Small Business Economic Trends - February 2012

Bill Dunkelberg



The Index of Small Business Optimism gained 0.1 points, to 93.9, so basically unchanged from December. Index readings from January and February 2011 were higher, so we are still below where we were a year ago even though the Index has risen five months in a row. Except for January and February of 2011, the current Index is the highest reading since December 2007 when the economy peaked. But, in spite of the progress made in the past few months, the fact is that it still remains at recession level readings.


NFIB reports of job growth improved from December, but only to a net increase in workers per firm of “0”, up 0.15. Not much job creation in that number. Seasonally adjusted, 11 percent of the owners added an average of 3.0 workers per firm over the past few months, while 11 percent reduced employment an average of 2.9 workers per firm. Forty-one percent of owners hired or tried to hire in the past 3 months, but 31 percent reported few or no qualified applicants for the position(s) – three of four applicants were not qualified. Eighteen (18) percent (seasonally adjusted) reported hard to fill job openings, up 3 points and the highest reading since June 2008, just before economic growth crashed. Over the next three months, 13 percent plan to increase employment (up 4 points), and 7 percent plan to reduce their workforce (down 1 point), yielding a seasonally adjusted net 5 percent of owners planning to create new jobs, a 1 point decline from December. There is no surge in hiring indicated by these numbers, leaving employment gains far short of the level needed to significantly reduce unemployment and under-employment.


The frequency of reported capital outlays over the past 6 months lost one point, declining to 55 percent, retaining the solid gain posted in December. Overall, the spending picture has improved, but still far short of “normal”. The percent of owners planning capital outlays in the next 3 to 6 months held at 24 percent, the highest reading in years. These are better readings, but still 10 points lower than typically seen in an expanding economy. Money is available, but most owners are not interested in a loan to finance the purchase of equipment they don’t need. Nine percent characterized the current period as a good time to expand facilities (seasonally adjusted), down 1 point and one of the best readings since the start of the financial crisis. The net percent of owners expecting better business conditions in 6 months was a negative 3 percent, 5 points better than December but still 13 percentage points below last year’s reading. Hopefully, this improvement in the economic outlook will translate into more spending and hiring.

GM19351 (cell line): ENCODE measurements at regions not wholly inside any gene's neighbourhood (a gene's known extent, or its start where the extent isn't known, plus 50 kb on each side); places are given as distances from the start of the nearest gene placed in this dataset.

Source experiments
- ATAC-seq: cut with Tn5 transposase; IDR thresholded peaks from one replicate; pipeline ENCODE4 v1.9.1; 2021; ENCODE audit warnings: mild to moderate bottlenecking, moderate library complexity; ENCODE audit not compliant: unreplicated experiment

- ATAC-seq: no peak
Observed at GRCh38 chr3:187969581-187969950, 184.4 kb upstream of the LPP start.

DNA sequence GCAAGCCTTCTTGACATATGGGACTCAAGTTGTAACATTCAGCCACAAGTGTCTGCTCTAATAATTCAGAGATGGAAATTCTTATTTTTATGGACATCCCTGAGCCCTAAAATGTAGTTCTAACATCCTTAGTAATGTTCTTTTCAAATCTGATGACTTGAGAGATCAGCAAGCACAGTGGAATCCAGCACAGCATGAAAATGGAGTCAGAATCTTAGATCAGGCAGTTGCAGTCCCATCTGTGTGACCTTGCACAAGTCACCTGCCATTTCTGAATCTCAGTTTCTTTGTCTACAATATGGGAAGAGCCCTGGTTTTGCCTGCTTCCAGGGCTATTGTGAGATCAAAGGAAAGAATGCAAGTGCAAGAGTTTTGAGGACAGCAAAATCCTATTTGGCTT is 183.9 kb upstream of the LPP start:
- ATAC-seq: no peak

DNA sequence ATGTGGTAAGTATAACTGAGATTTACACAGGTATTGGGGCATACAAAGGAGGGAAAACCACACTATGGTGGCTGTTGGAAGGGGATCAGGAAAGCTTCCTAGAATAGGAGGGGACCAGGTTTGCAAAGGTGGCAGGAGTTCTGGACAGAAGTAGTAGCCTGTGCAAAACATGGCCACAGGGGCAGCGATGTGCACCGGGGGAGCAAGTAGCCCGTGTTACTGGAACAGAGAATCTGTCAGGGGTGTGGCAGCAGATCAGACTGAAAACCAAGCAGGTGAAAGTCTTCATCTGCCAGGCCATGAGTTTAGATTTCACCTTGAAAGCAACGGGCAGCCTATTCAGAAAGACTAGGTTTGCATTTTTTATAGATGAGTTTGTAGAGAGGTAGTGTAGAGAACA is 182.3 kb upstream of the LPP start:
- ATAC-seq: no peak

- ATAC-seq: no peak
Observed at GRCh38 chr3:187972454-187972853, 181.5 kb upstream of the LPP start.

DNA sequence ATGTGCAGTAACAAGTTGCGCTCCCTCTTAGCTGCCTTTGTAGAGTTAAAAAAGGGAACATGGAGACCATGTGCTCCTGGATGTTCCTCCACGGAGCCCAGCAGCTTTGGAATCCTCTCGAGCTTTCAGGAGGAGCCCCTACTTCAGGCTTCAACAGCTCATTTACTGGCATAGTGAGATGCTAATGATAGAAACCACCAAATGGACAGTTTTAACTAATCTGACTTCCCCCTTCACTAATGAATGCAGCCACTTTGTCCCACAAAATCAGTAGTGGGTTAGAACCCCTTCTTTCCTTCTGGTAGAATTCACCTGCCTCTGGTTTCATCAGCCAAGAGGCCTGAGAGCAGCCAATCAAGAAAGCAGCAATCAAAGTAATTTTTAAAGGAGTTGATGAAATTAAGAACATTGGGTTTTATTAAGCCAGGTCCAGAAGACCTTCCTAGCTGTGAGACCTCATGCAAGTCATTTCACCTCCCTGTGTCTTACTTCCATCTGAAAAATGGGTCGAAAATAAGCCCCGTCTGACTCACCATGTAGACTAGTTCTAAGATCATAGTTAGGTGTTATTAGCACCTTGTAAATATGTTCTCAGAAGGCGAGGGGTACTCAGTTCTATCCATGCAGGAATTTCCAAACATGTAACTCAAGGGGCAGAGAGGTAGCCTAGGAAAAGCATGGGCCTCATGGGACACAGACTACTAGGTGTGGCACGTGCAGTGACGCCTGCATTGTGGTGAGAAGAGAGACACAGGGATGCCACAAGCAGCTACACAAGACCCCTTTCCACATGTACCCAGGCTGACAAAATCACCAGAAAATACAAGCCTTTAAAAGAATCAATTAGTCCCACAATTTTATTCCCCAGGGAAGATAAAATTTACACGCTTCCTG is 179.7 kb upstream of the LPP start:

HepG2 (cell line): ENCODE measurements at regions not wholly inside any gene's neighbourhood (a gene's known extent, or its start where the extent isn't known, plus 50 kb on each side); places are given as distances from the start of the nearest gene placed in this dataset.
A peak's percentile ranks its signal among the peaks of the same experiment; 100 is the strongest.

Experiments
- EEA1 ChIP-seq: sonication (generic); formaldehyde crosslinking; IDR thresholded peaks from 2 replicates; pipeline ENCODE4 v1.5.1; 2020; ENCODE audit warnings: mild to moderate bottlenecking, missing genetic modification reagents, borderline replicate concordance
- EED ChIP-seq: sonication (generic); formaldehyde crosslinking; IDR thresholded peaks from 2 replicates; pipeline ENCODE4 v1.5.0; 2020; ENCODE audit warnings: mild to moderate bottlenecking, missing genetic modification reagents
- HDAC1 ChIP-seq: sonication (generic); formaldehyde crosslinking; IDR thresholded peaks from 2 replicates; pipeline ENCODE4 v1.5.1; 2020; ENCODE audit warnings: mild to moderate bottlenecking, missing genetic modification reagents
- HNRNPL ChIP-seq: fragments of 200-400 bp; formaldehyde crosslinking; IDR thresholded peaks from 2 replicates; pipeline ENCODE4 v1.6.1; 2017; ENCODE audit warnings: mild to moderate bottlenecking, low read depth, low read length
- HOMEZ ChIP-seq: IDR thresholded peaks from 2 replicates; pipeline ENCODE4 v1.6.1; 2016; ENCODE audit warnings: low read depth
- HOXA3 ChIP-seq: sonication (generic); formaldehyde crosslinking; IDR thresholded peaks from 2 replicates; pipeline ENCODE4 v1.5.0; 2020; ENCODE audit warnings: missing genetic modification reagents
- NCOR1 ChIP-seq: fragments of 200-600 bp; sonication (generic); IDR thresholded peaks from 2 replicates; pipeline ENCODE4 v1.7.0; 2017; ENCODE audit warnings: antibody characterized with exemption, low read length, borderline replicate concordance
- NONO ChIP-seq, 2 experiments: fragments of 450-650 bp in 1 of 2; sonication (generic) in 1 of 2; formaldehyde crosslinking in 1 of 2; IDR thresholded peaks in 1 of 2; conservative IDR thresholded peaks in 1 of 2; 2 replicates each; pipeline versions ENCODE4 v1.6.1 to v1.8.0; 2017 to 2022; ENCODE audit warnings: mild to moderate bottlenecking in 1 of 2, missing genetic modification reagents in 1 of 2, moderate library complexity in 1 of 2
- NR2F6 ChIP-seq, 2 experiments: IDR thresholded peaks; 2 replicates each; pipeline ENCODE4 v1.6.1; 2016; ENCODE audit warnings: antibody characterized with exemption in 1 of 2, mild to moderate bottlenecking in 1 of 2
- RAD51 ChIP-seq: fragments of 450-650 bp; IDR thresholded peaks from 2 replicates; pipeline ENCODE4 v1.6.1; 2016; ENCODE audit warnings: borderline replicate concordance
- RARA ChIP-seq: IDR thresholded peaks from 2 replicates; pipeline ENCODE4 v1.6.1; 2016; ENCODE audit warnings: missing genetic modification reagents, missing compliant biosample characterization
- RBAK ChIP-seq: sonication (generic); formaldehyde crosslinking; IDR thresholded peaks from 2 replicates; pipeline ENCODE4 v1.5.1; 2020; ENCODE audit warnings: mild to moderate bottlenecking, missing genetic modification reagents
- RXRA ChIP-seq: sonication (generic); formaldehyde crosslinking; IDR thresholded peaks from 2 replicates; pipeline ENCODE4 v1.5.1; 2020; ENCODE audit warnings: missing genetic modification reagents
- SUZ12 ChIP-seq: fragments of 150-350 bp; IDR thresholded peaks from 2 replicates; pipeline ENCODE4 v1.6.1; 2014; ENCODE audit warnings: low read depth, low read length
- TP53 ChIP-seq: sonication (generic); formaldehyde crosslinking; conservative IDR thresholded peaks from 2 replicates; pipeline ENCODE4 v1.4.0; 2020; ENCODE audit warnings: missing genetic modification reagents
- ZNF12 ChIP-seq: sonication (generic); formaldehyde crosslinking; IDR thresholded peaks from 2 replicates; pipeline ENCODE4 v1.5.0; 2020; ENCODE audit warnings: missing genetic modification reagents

The net percent of all owners (seasonally adjusted) reporting higher nominal sales over the past 3 months gained 1 point, rising to a net negative 6 percent, still more firms with sales trending down than up. Even with the improvements in retail sales in recent months, 22 percent of the owners still reported “weak sales” as their top business problem. The net percent of owners expecting higher real sales gained 1 point to a net 10 percent of all owners (seasonally adjusted) after posting an 8 point improvement in November and 5 points in December. Solid moves, but leaving the indicators still in recession territory. A net negative 7 percent of all owners reported growth in inventories (seasonally adjusted), 3 points better than December. For all firms, a net 1 percent (up 1 point) reported stocks too low, a very “satisfied” reading based on survey history. Overall, it appears that small business owners have reduced inventories to acceptable levels given the outlook for sales growth. Without improved sales, there is little motivation to order new inventory stocks. Plans to add to inventories lost 5 points to a net negative 3 percent of all firms (seasonally adjusted), falling from the December reading which was the best reading in 18 months.


Eighteen (18) percent of the NFIB owners reported raising their average selling prices in the past 3 months (up 1 point), and 17 percent reported price reductions (down 1 point). Seasonally adjusted, the net percent raising selling prices was -1 percent, down a point from December. Twenty-three (23) percent plan on raising average prices in the next few months, 3 percent plan reductions. Seasonally adjusted, a net 17 percent plan price hikes up 3 points. With some evidence that spending has picked up, some of these price hikes might stick.